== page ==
Tuesday, August 2, 2011

Bye for now

Well, Anya went home, back to Ukraine yesterday.  It was a very sad day, sadder than I ever expected. Before I went to bed last night I was online tracking her flight, and then first thing this morning I got back on to see that she landed safely.  It was 18 hours of flying with a layover in Amsterdam. She landed in Kiev, Ukraine about 5am Michigan time.  She is now on a 10-12 hour bus ride to Kherson where her orphanage is.  I hope she is doing well, she was a very emotional girl yesterday, and her tears showed just how much she is going to miss us.  Her first good bye was to Todd, Tony and Bella at the house before we left.  Todd could not get away from work to go to the airport, so I decided without his help, it would be best to leave the kids home with a sitter. 




Of course all her crying had me crying.  I tried to be strong and not cry, and I really thought I could do it.  Until I saw her crying.  She cried for the first half hour to the airport before she fell asleep.  We stopped for lunch, and she seemed to be doing okay the rest of the way to Chicago.  It wasn't until we got through the check out counter that she started crying again.  Maybe it's my pregnancy hormones, maybe it's the mother in me, but I felt horrible sending her back to fend for herself in Ukraine.  
Here we are trying to pretend everything is fine.

group picture

Getting harder to pretend...

Francie was able to come along for the tearful good bye.  (yes she was crying too.  Lol, we must have been a sight.)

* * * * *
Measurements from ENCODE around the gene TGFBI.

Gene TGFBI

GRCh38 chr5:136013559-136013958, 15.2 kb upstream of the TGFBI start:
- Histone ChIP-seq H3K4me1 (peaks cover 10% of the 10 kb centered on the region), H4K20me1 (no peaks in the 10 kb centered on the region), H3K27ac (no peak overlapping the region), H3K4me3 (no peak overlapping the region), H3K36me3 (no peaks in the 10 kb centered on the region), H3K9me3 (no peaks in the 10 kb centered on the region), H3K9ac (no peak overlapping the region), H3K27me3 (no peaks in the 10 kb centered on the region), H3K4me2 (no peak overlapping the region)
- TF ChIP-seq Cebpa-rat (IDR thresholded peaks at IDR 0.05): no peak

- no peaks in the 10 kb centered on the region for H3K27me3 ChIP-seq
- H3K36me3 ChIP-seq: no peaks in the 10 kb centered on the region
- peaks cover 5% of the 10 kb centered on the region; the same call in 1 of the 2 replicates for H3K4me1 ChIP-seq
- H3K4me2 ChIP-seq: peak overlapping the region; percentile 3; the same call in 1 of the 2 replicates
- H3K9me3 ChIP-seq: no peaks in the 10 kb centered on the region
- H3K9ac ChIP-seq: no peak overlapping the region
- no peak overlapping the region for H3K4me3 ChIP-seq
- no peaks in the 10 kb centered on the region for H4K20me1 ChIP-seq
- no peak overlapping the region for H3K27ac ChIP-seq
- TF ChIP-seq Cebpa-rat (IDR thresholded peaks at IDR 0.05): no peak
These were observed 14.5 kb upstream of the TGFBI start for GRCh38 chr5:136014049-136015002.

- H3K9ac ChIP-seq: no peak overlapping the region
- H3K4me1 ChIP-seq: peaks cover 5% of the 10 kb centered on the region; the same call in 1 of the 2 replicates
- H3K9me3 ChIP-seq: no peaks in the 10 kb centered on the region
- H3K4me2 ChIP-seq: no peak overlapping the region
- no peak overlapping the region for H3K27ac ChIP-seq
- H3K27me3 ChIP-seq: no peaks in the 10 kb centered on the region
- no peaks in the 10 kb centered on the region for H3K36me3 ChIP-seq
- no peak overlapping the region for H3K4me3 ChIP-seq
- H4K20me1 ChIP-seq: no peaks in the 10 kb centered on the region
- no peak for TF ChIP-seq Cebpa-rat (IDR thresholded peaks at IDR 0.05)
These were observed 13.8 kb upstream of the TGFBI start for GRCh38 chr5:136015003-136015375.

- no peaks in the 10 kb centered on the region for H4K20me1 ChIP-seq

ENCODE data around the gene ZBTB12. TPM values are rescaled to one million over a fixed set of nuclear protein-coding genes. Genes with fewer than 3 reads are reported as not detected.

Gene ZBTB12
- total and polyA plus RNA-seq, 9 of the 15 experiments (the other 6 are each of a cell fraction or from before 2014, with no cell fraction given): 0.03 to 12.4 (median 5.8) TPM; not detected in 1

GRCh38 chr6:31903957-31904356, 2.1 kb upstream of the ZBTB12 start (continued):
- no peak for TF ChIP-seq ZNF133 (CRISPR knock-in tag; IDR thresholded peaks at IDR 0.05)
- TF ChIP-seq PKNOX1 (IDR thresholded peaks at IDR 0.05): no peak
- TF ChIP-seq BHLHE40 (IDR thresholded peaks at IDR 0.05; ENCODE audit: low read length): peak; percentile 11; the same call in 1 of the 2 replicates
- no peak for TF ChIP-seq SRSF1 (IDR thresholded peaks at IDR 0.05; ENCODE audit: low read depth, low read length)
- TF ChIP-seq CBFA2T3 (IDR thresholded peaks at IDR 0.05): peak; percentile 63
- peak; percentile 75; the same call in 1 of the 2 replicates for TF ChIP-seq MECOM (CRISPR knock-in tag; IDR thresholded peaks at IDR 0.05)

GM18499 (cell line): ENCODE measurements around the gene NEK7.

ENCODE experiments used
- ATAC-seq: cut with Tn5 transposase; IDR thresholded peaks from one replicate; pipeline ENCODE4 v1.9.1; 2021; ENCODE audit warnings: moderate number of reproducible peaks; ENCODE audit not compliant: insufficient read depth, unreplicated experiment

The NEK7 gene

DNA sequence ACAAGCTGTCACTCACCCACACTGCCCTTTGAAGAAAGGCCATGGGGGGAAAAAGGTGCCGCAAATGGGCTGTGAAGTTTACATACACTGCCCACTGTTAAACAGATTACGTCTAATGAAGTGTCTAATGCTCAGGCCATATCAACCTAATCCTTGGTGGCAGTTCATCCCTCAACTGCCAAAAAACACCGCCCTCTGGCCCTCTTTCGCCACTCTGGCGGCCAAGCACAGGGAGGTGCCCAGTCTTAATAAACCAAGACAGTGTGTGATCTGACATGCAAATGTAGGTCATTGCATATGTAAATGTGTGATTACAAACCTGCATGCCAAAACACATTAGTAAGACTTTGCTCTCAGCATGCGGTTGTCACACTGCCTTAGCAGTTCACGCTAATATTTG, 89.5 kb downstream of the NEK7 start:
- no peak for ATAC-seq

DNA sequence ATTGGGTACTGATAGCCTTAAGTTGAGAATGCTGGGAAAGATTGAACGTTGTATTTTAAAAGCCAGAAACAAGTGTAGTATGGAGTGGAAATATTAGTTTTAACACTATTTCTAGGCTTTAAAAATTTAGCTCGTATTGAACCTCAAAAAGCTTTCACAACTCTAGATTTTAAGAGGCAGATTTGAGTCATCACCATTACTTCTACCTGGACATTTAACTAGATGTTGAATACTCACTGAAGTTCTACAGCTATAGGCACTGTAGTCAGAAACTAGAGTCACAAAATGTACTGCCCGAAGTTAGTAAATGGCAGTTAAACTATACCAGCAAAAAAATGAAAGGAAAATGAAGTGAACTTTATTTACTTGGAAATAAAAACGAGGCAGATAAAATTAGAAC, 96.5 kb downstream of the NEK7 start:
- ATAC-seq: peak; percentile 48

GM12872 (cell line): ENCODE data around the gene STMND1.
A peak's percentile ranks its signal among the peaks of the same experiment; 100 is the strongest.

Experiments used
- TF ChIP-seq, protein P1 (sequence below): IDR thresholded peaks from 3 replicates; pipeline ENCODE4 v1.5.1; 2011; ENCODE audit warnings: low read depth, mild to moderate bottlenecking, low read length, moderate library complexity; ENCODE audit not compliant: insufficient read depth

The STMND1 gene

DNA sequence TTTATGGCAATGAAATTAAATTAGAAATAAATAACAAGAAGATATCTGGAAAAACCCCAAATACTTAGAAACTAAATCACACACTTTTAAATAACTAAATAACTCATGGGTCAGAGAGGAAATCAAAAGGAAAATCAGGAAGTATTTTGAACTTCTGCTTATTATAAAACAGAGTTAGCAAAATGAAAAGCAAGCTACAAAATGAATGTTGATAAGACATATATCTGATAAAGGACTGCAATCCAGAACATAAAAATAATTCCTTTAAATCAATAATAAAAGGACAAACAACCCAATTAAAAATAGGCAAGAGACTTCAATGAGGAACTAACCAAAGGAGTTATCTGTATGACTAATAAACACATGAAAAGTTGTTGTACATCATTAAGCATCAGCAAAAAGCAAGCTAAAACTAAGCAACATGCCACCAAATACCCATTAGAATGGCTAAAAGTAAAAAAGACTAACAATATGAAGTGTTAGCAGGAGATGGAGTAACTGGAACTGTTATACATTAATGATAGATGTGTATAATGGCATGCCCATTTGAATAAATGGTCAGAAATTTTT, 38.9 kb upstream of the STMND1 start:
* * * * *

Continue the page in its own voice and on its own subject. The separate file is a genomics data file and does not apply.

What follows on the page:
Anya with her luggage.  I think it weighed about half as much has her.  

Going through security.

Last glance back before going through security


The goodbye wasn't just hard on me and Anya, there were 3 other kids there saying good bye to their families.  Lucky for them (although they do not know it) all 3 of those kids families have already started the adoption process.  Anya's future is still up in the air.  When I brought her to stay with us for the summer, I wanted go give this girl a wonderful 5 weeks in America, but had no real expectations beyond that.  Now I find myself wishing she was a permanent part of our family.  With a baby on the way, due in November, it's bad timing in many ways to be going through an international adoption.  

We are definitely planning on re-hosting her this Christmas... but between now and then, we have some serious decisions to make.  For now I'm holding onto this promise as much as Anya is.